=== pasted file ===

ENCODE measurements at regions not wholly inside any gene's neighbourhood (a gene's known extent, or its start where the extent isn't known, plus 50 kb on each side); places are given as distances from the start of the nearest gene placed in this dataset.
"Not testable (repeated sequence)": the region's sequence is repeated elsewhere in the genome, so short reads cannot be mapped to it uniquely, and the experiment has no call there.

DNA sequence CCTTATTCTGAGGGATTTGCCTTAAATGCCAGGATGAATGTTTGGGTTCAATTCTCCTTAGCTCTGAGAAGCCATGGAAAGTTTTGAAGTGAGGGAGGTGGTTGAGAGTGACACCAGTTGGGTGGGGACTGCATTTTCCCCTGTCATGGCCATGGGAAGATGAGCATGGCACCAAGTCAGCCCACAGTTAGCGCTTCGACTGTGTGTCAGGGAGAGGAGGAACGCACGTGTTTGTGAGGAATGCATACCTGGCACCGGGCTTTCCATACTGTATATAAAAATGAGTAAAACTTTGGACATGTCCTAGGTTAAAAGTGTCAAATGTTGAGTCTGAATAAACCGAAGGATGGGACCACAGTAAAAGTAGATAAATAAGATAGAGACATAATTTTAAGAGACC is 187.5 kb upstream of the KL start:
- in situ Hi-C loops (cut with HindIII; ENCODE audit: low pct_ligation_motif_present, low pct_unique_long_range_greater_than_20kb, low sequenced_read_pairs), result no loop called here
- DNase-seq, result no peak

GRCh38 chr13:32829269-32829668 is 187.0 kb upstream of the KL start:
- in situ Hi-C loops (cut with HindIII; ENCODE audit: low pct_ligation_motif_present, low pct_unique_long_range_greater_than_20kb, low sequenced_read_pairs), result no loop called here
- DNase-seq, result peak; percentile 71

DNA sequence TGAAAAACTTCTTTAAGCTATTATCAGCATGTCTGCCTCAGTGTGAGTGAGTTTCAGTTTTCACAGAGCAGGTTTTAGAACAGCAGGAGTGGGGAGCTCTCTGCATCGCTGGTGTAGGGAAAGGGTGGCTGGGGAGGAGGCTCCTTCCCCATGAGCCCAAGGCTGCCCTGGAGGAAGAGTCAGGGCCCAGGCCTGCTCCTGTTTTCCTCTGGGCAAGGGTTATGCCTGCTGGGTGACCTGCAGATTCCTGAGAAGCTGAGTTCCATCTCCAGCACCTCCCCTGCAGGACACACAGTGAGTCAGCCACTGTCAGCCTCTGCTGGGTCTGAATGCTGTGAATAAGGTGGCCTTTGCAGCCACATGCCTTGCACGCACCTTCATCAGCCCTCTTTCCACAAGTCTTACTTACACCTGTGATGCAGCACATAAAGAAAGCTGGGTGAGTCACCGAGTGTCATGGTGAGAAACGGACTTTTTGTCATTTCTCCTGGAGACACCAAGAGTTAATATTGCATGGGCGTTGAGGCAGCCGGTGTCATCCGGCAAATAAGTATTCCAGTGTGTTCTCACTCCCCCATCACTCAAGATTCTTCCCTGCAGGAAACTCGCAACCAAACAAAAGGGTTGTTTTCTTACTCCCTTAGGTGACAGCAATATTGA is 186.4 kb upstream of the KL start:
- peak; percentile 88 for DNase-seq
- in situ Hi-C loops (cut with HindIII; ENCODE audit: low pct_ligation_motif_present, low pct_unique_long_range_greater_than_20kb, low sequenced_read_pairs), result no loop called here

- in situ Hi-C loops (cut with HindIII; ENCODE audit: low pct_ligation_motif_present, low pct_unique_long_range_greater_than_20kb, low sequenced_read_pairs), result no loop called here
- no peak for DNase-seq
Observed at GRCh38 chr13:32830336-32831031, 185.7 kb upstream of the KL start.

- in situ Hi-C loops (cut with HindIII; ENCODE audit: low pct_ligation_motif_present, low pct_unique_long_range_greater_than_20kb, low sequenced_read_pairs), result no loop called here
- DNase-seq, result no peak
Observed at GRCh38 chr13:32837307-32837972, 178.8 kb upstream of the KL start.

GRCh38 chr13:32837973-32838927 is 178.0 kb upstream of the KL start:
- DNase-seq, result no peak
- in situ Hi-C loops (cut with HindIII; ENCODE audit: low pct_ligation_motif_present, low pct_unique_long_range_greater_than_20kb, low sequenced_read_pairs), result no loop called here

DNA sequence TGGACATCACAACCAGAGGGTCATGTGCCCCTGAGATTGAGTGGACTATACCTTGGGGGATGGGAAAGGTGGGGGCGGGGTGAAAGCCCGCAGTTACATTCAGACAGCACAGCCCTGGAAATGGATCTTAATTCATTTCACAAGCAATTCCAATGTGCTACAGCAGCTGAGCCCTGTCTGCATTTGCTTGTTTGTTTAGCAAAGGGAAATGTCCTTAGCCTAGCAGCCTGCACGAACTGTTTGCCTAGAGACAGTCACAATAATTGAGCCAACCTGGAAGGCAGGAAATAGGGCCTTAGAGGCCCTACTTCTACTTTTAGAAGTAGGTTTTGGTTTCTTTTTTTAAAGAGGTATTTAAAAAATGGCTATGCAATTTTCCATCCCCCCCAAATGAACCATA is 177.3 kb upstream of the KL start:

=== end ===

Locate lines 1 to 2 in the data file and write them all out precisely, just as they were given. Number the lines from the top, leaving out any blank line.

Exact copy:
ENCODE measurements at regions not wholly inside any gene's neighbourhood (a gene's known extent, or its start where the extent isn't known, plus 50 kb on each side); places are given as distances from the start of the nearest gene placed in this dataset.
"Not testable (repeated sequence)": the region's sequence is repeated elsewhere in the genome, so short reads cannot be mapped to it uniquely, and the experiment has no call there.